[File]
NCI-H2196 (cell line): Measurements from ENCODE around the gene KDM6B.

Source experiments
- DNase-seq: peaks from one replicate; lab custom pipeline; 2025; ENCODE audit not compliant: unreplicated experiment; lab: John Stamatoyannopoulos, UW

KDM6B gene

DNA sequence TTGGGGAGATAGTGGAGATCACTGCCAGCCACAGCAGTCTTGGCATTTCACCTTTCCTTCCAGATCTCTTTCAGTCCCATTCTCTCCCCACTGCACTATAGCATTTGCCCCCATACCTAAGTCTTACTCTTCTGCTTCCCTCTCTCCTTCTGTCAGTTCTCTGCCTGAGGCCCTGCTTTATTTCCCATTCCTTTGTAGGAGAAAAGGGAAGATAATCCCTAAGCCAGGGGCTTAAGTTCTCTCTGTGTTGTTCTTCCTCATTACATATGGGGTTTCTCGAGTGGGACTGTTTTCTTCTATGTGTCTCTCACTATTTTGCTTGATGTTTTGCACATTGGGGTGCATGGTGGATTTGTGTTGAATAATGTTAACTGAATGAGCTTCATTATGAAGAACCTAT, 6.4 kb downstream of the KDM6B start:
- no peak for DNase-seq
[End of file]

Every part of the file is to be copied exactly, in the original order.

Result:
NCI-H2196 (cell line): Measurements from ENCODE around the gene KDM6B.

Source experiments
- DNase-seq: peaks from one replicate; lab custom pipeline; 2025; ENCODE audit not compliant: unreplicated experiment; lab: John Stamatoyannopoulos, UW

KDM6B gene

DNA sequence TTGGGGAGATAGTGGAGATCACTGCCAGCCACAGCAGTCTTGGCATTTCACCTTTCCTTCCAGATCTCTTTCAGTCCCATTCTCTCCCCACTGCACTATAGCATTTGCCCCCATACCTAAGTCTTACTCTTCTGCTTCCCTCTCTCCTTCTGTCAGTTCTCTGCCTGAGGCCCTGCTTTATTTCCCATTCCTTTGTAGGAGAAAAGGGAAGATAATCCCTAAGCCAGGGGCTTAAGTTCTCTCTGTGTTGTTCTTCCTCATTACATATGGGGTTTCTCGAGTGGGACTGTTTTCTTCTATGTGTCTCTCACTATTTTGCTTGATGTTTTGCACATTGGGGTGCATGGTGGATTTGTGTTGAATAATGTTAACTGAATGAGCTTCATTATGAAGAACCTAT, 6.4 kb downstream of the KDM6B start:
- no peak for DNase-seq